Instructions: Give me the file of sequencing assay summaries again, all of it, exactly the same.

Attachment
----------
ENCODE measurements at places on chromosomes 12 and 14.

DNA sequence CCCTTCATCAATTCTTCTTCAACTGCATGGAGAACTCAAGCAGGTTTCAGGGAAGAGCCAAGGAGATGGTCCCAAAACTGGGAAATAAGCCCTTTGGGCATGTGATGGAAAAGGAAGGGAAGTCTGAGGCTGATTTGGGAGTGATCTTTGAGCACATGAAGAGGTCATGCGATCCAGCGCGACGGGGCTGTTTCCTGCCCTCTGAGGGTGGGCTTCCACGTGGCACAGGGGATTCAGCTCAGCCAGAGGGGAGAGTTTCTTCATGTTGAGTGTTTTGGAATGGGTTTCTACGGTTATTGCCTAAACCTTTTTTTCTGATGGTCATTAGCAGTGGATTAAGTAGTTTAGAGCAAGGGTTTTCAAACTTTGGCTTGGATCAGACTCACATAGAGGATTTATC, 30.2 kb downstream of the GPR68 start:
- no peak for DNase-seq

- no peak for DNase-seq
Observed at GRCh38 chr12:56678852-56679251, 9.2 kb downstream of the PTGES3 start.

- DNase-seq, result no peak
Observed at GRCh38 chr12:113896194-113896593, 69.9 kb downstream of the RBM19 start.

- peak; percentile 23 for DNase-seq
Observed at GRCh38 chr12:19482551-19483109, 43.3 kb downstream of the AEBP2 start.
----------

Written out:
ENCODE measurements at places on chromosomes 12 and 14.

DNA sequence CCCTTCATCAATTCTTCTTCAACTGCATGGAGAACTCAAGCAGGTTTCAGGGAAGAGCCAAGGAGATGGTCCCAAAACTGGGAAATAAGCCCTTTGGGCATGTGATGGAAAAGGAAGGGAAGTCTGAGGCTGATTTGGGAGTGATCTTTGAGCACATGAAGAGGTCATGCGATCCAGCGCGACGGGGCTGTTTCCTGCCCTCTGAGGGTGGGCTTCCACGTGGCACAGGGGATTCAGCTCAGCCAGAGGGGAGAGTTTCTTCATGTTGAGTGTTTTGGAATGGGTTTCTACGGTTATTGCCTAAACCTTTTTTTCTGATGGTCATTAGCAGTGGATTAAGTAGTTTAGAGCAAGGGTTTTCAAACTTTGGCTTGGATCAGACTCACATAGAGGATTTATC, 30.2 kb downstream of the GPR68 start:
- no peak for DNase-seq

- no peak for DNase-seq
Observed at GRCh38 chr12:56678852-56679251, 9.2 kb downstream of the PTGES3 start.

- DNase-seq, result no peak
Observed at GRCh38 chr12:113896194-113896593, 69.9 kb downstream of the RBM19 start.

- peak; percentile 23 for DNase-seq
Observed at GRCh38 chr12:19482551-19483109, 43.3 kb downstream of the AEBP2 start.